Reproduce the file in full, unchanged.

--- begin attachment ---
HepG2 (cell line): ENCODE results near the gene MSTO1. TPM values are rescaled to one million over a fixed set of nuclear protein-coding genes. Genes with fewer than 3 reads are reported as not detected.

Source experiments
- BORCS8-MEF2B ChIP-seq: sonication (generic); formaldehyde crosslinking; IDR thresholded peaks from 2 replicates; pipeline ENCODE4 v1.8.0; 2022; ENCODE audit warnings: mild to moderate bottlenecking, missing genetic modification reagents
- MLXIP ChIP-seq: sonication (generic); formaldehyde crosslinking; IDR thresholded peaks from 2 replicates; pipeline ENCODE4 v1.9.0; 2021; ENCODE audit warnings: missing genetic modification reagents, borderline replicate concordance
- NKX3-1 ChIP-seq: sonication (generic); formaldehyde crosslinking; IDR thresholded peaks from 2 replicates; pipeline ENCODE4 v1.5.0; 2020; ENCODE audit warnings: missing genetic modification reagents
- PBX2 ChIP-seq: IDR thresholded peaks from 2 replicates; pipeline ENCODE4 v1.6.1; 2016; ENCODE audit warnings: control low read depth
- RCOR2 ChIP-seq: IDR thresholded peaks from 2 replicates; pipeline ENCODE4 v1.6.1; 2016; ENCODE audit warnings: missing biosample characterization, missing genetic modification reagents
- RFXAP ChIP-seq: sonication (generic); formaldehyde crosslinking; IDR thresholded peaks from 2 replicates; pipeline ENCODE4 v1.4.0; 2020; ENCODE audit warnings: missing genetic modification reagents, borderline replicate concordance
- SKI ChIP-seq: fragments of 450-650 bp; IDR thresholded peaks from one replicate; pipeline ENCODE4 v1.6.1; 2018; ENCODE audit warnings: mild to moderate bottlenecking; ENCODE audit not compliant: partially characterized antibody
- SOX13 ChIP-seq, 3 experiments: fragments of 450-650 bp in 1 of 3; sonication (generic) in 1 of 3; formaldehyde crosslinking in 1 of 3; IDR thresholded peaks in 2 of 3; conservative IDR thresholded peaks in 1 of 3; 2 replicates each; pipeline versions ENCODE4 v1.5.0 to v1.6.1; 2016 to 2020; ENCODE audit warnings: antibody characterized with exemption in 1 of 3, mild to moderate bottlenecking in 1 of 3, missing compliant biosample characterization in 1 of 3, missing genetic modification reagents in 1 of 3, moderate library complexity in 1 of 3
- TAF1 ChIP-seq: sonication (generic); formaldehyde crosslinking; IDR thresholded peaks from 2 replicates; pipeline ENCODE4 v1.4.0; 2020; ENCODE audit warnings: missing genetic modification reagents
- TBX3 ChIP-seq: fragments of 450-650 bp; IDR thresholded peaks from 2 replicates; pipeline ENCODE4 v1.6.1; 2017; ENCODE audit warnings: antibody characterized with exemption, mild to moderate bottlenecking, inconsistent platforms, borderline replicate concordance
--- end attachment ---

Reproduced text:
HepG2 (cell line): ENCODE results near the gene MSTO1. TPM values are rescaled to one million over a fixed set of nuclear protein-coding genes. Genes with fewer than 3 reads are reported as not detected.

Source experiments
- BORCS8-MEF2B ChIP-seq: sonication (generic); formaldehyde crosslinking; IDR thresholded peaks from 2 replicates; pipeline ENCODE4 v1.8.0; 2022; ENCODE audit warnings: mild to moderate bottlenecking, missing genetic modification reagents
- MLXIP ChIP-seq: sonication (generic); formaldehyde crosslinking; IDR thresholded peaks from 2 replicates; pipeline ENCODE4 v1.9.0; 2021; ENCODE audit warnings: missing genetic modification reagents, borderline replicate concordance
- NKX3-1 ChIP-seq: sonication (generic); formaldehyde crosslinking; IDR thresholded peaks from 2 replicates; pipeline ENCODE4 v1.5.0; 2020; ENCODE audit warnings: missing genetic modification reagents
- PBX2 ChIP-seq: IDR thresholded peaks from 2 replicates; pipeline ENCODE4 v1.6.1; 2016; ENCODE audit warnings: control low read depth
- RCOR2 ChIP-seq: IDR thresholded peaks from 2 replicates; pipeline ENCODE4 v1.6.1; 2016; ENCODE audit warnings: missing biosample characterization, missing genetic modification reagents
- RFXAP ChIP-seq: sonication (generic); formaldehyde crosslinking; IDR thresholded peaks from 2 replicates; pipeline ENCODE4 v1.4.0; 2020; ENCODE audit warnings: missing genetic modification reagents, borderline replicate concordance
- SKI ChIP-seq: fragments of 450-650 bp; IDR thresholded peaks from one replicate; pipeline ENCODE4 v1.6.1; 2018; ENCODE audit warnings: mild to moderate bottlenecking; ENCODE audit not compliant: partially characterized antibody
- SOX13 ChIP-seq, 3 experiments: fragments of 450-650 bp in 1 of 3; sonication (generic) in 1 of 3; formaldehyde crosslinking in 1 of 3; IDR thresholded peaks in 2 of 3; conservative IDR thresholded peaks in 1 of 3; 2 replicates each; pipeline versions ENCODE4 v1.5.0 to v1.6.1; 2016 to 2020; ENCODE audit warnings: antibody characterized with exemption in 1 of 3, mild to moderate bottlenecking in 1 of 3, missing compliant biosample characterization in 1 of 3, missing genetic modification reagents in 1 of 3, moderate library complexity in 1 of 3
- TAF1 ChIP-seq: sonication (generic); formaldehyde crosslinking; IDR thresholded peaks from 2 replicates; pipeline ENCODE4 v1.4.0; 2020; ENCODE audit warnings: missing genetic modification reagents
- TBX3 ChIP-seq: fragments of 450-650 bp; IDR thresholded peaks from 2 replicates; pipeline ENCODE4 v1.6.1; 2017; ENCODE audit warnings: antibody characterized with exemption, mild to moderate bottlenecking, inconsistent platforms, borderline replicate concordance